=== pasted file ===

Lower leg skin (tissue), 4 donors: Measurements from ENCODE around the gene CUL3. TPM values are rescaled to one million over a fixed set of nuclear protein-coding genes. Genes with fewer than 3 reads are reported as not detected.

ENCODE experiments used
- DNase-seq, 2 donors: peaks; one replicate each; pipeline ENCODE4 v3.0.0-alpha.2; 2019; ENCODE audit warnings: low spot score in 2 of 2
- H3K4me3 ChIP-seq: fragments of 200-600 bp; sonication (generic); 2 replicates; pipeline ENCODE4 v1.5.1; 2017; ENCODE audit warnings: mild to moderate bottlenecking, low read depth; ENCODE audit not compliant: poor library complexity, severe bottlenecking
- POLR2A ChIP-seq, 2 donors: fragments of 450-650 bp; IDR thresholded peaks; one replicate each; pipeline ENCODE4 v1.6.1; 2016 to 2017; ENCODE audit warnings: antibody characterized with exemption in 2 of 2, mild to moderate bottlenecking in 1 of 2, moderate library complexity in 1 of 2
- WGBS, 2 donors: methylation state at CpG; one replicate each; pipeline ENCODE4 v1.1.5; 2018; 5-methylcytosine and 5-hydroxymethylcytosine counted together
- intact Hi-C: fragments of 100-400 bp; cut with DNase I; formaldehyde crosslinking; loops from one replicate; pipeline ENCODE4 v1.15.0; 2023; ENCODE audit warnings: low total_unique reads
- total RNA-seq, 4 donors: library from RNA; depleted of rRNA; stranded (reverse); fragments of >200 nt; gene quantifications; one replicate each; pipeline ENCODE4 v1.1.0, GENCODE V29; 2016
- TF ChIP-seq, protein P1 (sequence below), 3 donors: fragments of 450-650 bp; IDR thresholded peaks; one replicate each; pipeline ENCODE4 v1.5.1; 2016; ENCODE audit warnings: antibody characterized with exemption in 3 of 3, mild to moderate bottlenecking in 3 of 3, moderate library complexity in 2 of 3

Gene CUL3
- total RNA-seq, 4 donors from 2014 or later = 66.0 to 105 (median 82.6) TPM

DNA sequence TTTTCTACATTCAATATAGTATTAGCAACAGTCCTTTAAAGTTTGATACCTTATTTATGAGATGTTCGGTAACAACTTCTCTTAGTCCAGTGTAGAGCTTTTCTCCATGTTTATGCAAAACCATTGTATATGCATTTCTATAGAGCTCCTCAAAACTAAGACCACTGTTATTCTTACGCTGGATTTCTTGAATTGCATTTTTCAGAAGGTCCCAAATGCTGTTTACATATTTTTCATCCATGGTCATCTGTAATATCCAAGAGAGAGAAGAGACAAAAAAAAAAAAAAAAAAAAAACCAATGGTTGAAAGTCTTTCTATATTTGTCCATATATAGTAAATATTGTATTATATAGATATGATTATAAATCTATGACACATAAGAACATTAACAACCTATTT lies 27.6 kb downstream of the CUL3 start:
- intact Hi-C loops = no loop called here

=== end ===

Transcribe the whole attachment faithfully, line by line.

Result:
Lower leg skin (tissue), 4 donors: Measurements from ENCODE around the gene CUL3. TPM values are rescaled to one million over a fixed set of nuclear protein-coding genes. Genes with fewer than 3 reads are reported as not detected.

ENCODE experiments used
- DNase-seq, 2 donors: peaks; one replicate each; pipeline ENCODE4 v3.0.0-alpha.2; 2019; ENCODE audit warnings: low spot score in 2 of 2
- H3K4me3 ChIP-seq: fragments of 200-600 bp; sonication (generic); 2 replicates; pipeline ENCODE4 v1.5.1; 2017; ENCODE audit warnings: mild to moderate bottlenecking, low read depth; ENCODE audit not compliant: poor library complexity, severe bottlenecking
- POLR2A ChIP-seq, 2 donors: fragments of 450-650 bp; IDR thresholded peaks; one replicate each; pipeline ENCODE4 v1.6.1; 2016 to 2017; ENCODE audit warnings: antibody characterized with exemption in 2 of 2, mild to moderate bottlenecking in 1 of 2, moderate library complexity in 1 of 2
- WGBS, 2 donors: methylation state at CpG; one replicate each; pipeline ENCODE4 v1.1.5; 2018; 5-methylcytosine and 5-hydroxymethylcytosine counted together
- intact Hi-C: fragments of 100-400 bp; cut with DNase I; formaldehyde crosslinking; loops from one replicate; pipeline ENCODE4 v1.15.0; 2023; ENCODE audit warnings: low total_unique reads
- total RNA-seq, 4 donors: library from RNA; depleted of rRNA; stranded (reverse); fragments of >200 nt; gene quantifications; one replicate each; pipeline ENCODE4 v1.1.0, GENCODE V29; 2016
- TF ChIP-seq, protein P1 (sequence below), 3 donors: fragments of 450-650 bp; IDR thresholded peaks; one replicate each; pipeline ENCODE4 v1.5.1; 2016; ENCODE audit warnings: antibody characterized with exemption in 3 of 3, mild to moderate bottlenecking in 3 of 3, moderate library complexity in 2 of 3

Gene CUL3
- total RNA-seq, 4 donors from 2014 or later = 66.0 to 105 (median 82.6) TPM

DNA sequence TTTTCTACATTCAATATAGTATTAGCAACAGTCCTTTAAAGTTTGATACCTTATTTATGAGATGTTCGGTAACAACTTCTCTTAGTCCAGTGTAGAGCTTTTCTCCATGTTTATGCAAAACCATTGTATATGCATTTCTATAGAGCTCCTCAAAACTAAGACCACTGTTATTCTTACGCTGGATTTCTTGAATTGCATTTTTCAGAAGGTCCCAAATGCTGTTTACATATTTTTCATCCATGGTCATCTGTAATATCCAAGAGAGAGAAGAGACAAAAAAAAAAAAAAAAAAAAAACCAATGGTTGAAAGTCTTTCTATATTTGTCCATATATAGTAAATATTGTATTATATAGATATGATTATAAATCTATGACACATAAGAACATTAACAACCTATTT lies 27.6 kb downstream of the CUL3 start:
- intact Hi-C loops = no loop called here